“Anata wa nansai desuka?” I said on the outside chance the man propped up on the bench near the giant pulsating worm was still alive. How old are you?
“None of your business, honky,” he replied. “And your Japanese pronunciation sucks.”
I was surprised because, one, I really thought the guy was dead, two, he spoke a very familiar colloquial English employing the nostalgic term “honky” that immediately brought back sepia-colored memories of me on the grade school playground running for my life from my black classmates in the days following the assassination of Martin Luther King, and three, I always thought my Japanese pronunciation was pretty good.
“It’s a shame what happened to King,” I said this time too.
“Diet of worms,” he spat.
I looked up at the giant pulsating worm.
“Not that worm, you nincompoop,” he growled. “The Diet of Worms. Where they railroaded Martin Luther.”
He met my blank, lost gaze with the familiar look of disappointment and frustration I had seen on the face of every math teacher I ever had.
“Edward, that is not what I meant by ‘trapezoid,’” Mr. Pate shouted, “Now, come down from there!”
“Are you having a flashback?” asked the man I mistook for a corpse.
I nodded sheepishly. “1973.”
“AD or BC?”
“Okay, so AD. You know how far I can flash back?”
“I sold Abraham his first pair of sandals.”
“What is it with you and race? No, not Lincoln. Abraham Abraham. The guy who invented monotheism.” He read my face, sighed, and explained, “One God-ism.”
“Oh, like the Pope.”
There was a long silence.
“Yes, like the Pope.”
Another long silence.
“You here for the worm?” I asked, pointing over his shoulder at the contraption that at that moment seemed to be trying to digest another patient at this seikeigeka, or Japanese orthopedic clinic. The poor fellow was wrapped from the very top of his bald head to the soles of his feet in the bulbous worm-shaped contraption that now shook and shuddered like a carnival ride gone horribly awry.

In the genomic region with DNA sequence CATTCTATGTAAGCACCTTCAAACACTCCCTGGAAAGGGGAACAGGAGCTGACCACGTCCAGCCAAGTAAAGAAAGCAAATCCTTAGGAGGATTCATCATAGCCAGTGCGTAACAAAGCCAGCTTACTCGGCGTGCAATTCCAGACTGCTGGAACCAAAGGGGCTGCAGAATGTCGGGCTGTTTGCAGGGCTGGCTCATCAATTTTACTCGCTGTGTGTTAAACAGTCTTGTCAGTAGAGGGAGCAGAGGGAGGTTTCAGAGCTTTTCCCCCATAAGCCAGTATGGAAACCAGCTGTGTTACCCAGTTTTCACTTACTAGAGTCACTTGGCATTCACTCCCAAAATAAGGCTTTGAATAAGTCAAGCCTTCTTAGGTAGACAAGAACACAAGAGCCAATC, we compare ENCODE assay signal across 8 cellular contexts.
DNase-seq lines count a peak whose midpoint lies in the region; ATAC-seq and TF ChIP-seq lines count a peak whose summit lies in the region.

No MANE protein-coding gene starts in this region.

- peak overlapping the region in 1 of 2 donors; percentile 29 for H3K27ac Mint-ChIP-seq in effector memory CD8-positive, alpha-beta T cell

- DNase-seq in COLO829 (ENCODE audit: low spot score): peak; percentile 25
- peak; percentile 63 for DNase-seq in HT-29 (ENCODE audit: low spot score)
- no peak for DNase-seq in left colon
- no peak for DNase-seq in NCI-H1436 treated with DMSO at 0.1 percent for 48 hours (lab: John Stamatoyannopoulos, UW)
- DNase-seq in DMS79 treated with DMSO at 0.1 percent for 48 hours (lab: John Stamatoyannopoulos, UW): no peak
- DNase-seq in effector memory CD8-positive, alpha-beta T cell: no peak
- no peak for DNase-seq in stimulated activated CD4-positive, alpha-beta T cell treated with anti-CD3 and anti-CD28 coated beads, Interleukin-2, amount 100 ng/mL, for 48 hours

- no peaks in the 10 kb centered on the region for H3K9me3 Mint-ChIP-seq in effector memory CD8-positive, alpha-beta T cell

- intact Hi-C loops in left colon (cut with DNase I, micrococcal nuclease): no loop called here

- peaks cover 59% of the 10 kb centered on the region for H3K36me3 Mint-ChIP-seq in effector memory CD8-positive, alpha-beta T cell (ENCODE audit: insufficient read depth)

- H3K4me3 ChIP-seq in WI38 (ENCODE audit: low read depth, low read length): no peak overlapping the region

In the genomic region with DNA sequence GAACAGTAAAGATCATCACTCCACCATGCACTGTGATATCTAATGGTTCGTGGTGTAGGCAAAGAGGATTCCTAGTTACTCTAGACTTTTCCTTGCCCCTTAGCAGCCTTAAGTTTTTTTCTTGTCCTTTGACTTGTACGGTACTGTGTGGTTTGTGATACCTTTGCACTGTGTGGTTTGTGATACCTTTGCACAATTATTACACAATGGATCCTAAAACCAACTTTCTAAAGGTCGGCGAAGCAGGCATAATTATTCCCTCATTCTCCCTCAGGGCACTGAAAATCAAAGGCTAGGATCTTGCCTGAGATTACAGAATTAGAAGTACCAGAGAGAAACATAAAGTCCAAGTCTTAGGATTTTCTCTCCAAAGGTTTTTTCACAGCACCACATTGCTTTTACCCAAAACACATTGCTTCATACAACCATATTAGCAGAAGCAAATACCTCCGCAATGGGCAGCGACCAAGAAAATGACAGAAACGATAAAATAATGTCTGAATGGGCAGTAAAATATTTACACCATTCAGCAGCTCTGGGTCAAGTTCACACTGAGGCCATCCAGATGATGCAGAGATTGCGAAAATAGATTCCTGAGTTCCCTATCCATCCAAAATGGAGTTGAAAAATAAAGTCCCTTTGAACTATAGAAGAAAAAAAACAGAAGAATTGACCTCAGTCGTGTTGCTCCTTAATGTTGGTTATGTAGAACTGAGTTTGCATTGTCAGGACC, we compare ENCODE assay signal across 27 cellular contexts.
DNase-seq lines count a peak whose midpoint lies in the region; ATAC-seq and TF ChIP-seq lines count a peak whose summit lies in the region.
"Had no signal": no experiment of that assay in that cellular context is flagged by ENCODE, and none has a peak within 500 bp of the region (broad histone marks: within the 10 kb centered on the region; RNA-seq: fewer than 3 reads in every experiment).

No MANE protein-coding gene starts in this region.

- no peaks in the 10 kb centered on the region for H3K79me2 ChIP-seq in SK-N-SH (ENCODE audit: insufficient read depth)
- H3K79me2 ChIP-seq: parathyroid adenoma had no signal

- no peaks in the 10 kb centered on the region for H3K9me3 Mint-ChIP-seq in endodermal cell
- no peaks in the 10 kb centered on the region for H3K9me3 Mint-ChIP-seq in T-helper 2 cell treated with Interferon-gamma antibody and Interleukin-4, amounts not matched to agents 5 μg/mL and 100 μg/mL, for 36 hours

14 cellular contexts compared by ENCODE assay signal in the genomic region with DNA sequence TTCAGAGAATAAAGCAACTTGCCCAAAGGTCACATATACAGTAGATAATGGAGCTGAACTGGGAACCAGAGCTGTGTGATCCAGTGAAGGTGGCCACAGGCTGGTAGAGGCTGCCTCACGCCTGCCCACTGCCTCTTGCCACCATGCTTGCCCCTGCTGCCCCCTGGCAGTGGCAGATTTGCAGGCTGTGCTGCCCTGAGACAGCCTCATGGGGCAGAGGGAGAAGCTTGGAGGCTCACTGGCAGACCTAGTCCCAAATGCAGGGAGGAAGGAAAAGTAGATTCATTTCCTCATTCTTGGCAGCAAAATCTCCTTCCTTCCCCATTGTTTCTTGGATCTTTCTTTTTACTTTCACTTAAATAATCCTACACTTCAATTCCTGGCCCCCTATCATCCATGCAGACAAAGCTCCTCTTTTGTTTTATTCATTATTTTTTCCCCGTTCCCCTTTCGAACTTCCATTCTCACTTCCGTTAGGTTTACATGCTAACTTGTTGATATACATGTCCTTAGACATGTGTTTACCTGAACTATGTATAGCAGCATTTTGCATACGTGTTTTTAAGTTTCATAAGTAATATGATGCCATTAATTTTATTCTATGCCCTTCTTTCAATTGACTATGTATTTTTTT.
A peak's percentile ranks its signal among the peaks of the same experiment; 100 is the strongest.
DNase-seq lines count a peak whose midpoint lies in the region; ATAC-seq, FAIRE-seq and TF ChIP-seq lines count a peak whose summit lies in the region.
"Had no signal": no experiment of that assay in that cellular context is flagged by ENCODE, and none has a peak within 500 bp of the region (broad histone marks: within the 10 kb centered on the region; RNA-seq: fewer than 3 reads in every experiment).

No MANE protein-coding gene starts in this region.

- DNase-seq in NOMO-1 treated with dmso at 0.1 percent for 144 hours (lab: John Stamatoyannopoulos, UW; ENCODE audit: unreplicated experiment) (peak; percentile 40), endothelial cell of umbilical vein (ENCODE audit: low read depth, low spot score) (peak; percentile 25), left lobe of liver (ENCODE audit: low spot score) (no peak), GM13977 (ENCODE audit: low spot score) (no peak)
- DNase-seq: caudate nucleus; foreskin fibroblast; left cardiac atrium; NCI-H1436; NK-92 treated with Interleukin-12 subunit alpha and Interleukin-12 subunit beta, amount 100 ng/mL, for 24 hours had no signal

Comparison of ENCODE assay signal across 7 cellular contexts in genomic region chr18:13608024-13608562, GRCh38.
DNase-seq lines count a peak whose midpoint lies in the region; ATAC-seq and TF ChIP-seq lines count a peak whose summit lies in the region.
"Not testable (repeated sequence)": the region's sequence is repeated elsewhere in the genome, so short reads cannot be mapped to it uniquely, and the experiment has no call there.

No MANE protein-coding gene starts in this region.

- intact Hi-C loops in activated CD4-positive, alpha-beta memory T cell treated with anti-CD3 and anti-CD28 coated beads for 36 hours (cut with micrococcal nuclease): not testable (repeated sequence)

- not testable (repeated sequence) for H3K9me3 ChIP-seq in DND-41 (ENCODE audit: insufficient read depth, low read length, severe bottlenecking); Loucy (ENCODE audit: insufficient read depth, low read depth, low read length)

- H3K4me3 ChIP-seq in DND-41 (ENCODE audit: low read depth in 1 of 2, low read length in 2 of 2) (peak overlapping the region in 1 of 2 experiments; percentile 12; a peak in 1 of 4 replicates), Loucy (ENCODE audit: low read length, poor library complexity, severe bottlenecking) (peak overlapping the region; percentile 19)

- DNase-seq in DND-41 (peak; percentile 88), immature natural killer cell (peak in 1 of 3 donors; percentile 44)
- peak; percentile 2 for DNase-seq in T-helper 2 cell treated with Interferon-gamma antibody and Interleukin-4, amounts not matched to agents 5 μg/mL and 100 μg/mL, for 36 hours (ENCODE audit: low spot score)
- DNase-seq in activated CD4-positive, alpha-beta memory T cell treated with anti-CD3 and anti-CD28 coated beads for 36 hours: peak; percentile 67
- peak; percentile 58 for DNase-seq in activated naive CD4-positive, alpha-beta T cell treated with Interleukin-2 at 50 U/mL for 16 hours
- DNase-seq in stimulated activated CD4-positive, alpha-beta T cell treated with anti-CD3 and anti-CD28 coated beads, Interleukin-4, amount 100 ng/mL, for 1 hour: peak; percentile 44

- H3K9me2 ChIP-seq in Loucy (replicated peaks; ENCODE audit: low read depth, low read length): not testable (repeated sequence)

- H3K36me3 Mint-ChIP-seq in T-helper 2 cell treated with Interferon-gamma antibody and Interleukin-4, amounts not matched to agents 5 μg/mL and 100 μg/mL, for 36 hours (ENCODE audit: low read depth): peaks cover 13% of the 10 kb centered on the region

“The Vertebrator 2000. Yes. For my spine. Once a week. Seems to slow the decomposition.”
“That’s nice,” I said, then began to cry.
“Hey, don’t worry. I’m old. I’ve had a full life. I sold Abraham his first pair of sneakers.”
“Right, sandals. I was there when they invented the cotton gin. I remember the last time the Chicago Cubs won the National League pennant, which, by the way, was not long after they invented the cotton gin.”
At the mention of the Chicago Cubs, I lost my composure completely and began to wail.
“Hey, pull yourself together. They’ll be back. They look good this year. Good pitching. A little work on their infield and . . .”
“It’s not the Cubs!” I cried.
“Good, because they really don’t have a chance.”
“It’s the library! The Chicago Public Library!”
“Yeah, that Dewey decimal system can get complicated.”
“It’s not the damn Dewey decimal system,” I cut him off. “Well, maybe it is. I mean, those numbers are so long, and the decimal points and . . . no, no, it’s not that!”
I went on to tell my new friend about how I had borrowed the book Teach Yourself Japanese from the library just off Montrose Avenue and brought it to Japan. How I kept it more than a year beyond its return date and then, overcome with guilt and fear of prosecution, anonymously returned the book by mail. And how I now found myself the target of a special Hit Squad from the Chicago Public Library that had already made one attempt on my life by throwing me under a bus on a crowded street in Osaka, which is why I was at this seikeigeka in the first place.
“Yes,” my friend said at the end of all this. “They probably just couldn’t get by anymore on that two cents a day overdue charge.”
“Wow,” I said. “You are old.”